The timely and effective evacuation of neonates during emergencies and disasters is an urgent priority identified by the Department of Homeland Security and the Department of Health and Human Services. Neonatal intensive care units provide unique challenges during hospital emergencies requiring evacuation. Training and education of healthcare providers in this environment around best practices to maintain safe, medical care for these critically ill infants are limited but the need is great. One potential innovative method to provide emergency evacuation education and training to healthcare workers is through the use of virtual reality simulation (VRS). Given the paucity of research and evidence pertaining to disaster evacuation of neonates, this proposed study will greatly expand an extremely neglected area. The purpose of this study is to examine differences in learning outcomes among healthcare workers who undergo VRS emergency evacuation training of NICU to those who receive web-based alone. Learning outcomes include a) knowledge gained and retention post VRS compared with traditional learning techniques, b) confidence with evacuation procedures involving infants, and c) psychomotor learning based upon performance in a live evacuation drill. Healthcare worker experiences with VRS will also be explored quantitatively and qualitatively to determine immersiveness, reality, and ability to navigate scenarios. A longitudinal, repeated measures, randomized-experimental design will be instituted with a convenience sample of 90 healthcare workers randomly assigned to the VRS training and web-based modules (45) versus a control group (45) that receives the web-based modules alone. Five VRS scenarios will be created that augment neonate evacuation training materials presented in the web-based modules. Learning will be measured using cognitive assessment, self-efficacy questionnaire and performance in a live drill. Data will be collected at baseline, post, 6, and 12 months and analyzed using generalized estimating equations analysis within a generalized linear model framework. For the qualitative component involving participants'perceptions of the VRS scenarios, content analysis of focus group data will be performed with identification and verification of themes. Results from this study will expand the evidence pertaining to training of healthcare workers as provide evacuation of neonates during a disaster.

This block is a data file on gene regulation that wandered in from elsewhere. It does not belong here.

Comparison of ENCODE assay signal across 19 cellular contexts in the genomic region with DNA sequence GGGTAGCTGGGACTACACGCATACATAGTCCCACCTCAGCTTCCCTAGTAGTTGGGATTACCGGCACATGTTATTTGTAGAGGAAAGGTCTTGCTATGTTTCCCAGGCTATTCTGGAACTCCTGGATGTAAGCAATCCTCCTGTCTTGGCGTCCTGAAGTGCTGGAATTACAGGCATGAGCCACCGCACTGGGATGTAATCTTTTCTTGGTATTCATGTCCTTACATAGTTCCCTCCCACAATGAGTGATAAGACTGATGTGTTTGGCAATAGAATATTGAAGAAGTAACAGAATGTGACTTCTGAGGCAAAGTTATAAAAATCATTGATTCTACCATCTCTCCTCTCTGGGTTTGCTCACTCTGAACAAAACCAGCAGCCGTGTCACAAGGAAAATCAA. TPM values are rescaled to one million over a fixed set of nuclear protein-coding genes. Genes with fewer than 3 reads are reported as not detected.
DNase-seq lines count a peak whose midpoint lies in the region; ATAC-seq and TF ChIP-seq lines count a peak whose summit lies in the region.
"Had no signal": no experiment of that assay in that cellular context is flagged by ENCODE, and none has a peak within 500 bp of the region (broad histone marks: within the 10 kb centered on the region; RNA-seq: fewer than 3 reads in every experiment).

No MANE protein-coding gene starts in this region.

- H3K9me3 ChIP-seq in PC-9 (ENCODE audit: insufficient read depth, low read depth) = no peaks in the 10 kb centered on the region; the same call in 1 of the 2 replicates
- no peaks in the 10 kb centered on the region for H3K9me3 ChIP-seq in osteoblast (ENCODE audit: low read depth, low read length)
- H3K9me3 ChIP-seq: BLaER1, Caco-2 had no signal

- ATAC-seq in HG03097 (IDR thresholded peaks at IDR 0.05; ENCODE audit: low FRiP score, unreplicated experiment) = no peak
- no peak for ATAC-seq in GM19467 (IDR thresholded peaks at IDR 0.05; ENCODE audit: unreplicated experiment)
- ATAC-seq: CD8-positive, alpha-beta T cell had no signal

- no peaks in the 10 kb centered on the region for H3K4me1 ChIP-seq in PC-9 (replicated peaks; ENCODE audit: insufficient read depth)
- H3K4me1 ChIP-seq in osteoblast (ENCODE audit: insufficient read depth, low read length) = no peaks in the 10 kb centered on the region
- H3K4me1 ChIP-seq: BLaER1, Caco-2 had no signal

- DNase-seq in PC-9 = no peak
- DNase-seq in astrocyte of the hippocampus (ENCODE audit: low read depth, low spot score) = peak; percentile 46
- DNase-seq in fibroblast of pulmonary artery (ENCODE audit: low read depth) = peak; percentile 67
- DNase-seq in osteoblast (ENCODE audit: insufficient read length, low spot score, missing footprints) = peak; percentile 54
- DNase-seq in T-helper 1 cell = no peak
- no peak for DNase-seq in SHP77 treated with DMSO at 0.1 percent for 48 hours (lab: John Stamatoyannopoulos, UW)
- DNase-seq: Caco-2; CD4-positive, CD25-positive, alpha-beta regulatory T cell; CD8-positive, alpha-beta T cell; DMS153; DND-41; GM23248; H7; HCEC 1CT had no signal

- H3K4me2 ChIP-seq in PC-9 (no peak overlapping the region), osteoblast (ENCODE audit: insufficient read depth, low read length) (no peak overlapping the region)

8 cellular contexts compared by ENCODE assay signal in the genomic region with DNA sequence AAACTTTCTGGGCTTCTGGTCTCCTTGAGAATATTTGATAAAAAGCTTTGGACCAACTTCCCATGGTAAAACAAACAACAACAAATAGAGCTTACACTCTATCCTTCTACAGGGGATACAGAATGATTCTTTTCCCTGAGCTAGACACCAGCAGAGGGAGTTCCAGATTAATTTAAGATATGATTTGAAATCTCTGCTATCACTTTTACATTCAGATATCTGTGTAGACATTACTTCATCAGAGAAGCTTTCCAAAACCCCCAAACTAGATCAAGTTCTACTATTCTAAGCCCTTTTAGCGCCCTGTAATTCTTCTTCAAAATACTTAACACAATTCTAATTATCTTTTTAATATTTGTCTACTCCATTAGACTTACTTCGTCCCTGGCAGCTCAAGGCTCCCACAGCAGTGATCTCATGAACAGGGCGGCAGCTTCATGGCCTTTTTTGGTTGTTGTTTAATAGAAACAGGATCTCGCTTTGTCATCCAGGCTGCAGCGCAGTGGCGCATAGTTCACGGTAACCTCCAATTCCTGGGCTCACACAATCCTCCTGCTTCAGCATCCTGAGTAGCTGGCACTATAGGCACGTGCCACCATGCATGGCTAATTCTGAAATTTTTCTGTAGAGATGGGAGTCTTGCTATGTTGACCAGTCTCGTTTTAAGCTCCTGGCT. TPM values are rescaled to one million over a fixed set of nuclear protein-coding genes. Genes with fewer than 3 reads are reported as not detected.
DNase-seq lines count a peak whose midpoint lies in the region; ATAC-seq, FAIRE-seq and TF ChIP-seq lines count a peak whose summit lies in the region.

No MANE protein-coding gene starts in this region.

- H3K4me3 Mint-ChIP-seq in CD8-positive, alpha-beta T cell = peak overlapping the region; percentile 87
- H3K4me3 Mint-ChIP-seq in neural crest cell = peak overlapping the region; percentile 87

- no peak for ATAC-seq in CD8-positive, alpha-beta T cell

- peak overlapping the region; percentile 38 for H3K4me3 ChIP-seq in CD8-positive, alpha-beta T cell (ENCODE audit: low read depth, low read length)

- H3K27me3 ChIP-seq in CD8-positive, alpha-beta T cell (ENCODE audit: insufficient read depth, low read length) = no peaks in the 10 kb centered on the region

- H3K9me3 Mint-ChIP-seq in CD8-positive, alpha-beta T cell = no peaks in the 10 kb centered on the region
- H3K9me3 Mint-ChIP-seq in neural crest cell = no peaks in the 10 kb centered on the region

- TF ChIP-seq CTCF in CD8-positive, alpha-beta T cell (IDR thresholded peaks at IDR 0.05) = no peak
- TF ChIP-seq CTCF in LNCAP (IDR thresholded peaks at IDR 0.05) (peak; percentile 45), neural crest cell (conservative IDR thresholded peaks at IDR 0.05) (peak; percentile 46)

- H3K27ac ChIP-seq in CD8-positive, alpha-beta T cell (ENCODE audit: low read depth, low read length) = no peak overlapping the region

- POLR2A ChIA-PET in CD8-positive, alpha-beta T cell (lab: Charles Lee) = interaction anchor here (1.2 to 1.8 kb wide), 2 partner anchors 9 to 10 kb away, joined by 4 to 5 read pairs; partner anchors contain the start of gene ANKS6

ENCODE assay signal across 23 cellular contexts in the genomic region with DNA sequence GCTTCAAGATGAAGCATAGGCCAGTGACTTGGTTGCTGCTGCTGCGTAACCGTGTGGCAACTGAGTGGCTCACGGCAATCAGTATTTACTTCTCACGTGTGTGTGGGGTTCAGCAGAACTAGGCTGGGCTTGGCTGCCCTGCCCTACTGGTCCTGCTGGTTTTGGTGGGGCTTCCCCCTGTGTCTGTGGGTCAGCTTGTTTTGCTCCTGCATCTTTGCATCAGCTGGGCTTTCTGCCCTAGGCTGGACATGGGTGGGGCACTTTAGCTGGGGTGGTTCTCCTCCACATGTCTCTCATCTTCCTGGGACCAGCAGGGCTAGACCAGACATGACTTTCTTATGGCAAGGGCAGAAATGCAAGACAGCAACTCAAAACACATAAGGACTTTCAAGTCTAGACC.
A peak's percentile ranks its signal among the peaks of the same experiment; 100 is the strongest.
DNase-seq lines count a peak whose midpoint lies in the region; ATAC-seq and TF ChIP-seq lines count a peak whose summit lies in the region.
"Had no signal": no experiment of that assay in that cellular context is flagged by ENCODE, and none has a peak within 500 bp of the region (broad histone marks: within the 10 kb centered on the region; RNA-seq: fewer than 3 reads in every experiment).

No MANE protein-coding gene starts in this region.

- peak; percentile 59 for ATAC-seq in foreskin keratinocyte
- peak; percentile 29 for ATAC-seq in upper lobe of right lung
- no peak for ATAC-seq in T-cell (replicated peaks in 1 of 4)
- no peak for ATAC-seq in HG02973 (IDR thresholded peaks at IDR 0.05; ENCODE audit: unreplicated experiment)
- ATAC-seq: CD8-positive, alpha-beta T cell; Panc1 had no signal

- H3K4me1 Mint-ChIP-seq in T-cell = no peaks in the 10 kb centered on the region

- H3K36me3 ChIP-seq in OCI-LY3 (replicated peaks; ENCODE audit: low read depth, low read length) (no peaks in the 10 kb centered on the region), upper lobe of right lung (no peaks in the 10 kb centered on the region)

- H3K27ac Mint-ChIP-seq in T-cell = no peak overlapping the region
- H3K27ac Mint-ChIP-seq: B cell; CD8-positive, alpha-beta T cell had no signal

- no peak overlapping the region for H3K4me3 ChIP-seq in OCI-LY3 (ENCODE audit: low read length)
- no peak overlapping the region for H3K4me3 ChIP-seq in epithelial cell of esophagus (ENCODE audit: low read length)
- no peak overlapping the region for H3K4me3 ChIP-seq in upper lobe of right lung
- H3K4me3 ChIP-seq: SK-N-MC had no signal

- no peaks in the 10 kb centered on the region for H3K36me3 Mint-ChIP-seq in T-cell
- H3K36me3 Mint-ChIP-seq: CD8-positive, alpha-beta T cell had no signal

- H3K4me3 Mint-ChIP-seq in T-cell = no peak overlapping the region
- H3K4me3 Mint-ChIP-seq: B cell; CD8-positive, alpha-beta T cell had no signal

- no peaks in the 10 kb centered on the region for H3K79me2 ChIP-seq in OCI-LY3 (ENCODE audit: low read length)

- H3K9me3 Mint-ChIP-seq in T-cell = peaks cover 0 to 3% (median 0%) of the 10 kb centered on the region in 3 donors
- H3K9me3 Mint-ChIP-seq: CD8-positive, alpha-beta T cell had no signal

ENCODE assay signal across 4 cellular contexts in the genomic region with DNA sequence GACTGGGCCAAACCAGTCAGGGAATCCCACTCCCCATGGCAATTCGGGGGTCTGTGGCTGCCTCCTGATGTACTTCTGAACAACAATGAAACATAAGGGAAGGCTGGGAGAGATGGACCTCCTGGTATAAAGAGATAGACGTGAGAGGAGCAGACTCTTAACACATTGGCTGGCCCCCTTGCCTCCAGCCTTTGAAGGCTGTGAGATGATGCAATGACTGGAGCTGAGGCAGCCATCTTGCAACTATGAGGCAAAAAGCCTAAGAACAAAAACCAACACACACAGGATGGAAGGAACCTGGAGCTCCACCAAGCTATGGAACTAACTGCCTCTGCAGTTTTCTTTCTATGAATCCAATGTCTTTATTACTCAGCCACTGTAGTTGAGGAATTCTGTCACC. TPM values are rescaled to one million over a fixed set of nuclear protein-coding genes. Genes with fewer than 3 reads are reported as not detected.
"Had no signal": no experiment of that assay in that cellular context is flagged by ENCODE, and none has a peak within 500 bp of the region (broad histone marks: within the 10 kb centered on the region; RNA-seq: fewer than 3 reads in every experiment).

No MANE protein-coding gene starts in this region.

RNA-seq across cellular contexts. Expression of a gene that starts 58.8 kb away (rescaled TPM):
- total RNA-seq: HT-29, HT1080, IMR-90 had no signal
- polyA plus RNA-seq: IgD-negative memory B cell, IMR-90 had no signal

Public Health Relevance

The proposed research seeks to improve the health and wellbeing of neonates during an emergency by developing an innovative simulation approach to training healthcare workers in optimal neonatal intensive care unit (NICU) evacuation. Virtual reality simulation training will allow healthcare workers to repeatedly practice evacuation of the NICU so that they are better prepared to respond in the event of an emergency. Virtual reality simulation offers a cost effective method of training, which is available to anyone with an internet-connected computer thereby substantially increasing the availability of training and drills, which will improve neonatal outcomes in the event of disaster evacuation.

National Institute of Health (NIH)
Agency for Healthcare Research and Quality (AHRQ)
Research Demonstration and Dissemination Projects (R18)
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Henriksen, Kerm
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Wright State University
Schools of Nursing
United States
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Farra, Sharon; Hodgson, Eric; Miller, Elaine T et al. (2018) Effects of Virtual Reality Simulation on Worker Emergency Evacuation of Neonates. Disaster Med Public Health Prep :1-8
Farra, Sharon L; Miller, Elaine T; Gneuhs, Matthew et al. (2017) Disaster management: Communication up, across, and down. Nurs Manage 48:51-54
Farra, Sharon; Miller, Elaine T; Gneuhs, Matthew et al. (2016) Evacuation performance evaluation tool. Am J Disaster Med 11:131-136